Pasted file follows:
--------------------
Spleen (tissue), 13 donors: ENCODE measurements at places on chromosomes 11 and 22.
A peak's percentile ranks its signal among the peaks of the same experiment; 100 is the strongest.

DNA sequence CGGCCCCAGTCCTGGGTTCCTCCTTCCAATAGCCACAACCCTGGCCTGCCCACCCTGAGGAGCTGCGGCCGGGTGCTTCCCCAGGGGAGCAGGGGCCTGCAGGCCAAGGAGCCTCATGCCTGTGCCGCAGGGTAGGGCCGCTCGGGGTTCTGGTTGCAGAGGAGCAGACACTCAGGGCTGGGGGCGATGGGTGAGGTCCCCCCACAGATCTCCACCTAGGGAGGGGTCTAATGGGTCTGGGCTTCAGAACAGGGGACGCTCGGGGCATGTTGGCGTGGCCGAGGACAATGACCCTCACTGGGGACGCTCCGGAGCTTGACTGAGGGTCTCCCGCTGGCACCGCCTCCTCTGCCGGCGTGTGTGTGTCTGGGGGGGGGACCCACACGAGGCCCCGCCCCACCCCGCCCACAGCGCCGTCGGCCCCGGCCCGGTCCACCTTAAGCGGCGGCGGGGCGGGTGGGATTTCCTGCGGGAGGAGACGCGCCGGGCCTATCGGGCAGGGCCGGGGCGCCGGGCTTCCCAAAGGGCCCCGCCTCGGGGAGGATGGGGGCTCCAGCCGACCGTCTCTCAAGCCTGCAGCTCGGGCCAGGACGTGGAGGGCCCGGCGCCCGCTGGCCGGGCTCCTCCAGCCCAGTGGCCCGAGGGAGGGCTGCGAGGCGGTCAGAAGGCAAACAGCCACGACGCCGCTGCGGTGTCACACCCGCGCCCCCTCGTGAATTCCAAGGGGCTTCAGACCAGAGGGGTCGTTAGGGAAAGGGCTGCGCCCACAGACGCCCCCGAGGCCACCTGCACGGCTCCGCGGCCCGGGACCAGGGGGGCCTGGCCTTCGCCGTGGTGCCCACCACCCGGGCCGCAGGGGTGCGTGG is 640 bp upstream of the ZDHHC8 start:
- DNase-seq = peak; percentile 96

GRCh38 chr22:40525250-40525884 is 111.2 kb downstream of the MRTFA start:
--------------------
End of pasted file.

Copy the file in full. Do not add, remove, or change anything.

Spleen (tissue), 13 donors: ENCODE measurements at places on chromosomes 11 and 22.
A peak's percentile ranks its signal among the peaks of the same experiment; 100 is the strongest.

DNA sequence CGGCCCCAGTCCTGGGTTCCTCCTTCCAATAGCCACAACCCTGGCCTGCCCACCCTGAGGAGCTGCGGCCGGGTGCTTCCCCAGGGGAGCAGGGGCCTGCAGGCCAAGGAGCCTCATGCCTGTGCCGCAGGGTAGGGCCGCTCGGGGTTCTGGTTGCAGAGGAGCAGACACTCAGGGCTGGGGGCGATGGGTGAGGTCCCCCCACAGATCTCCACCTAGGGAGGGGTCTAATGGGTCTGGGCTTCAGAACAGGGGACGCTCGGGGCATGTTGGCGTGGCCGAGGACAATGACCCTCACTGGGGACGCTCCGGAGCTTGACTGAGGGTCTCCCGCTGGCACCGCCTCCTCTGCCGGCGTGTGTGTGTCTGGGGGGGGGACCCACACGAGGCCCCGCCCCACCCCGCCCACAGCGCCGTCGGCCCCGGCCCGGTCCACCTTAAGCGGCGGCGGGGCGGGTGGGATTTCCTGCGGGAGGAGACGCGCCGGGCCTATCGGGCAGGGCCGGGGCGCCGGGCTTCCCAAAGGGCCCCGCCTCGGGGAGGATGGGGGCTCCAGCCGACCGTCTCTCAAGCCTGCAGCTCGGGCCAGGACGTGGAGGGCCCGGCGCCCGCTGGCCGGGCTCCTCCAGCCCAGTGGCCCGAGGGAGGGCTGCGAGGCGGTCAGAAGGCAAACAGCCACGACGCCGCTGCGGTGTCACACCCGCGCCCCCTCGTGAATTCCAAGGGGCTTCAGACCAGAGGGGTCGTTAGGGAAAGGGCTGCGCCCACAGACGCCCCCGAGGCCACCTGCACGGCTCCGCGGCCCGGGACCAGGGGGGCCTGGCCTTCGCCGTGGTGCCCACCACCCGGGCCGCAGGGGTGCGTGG is 640 bp upstream of the ZDHHC8 start:
- DNase-seq = peak; percentile 96

GRCh38 chr22:40525250-40525884 is 111.2 kb downstream of the MRTFA start: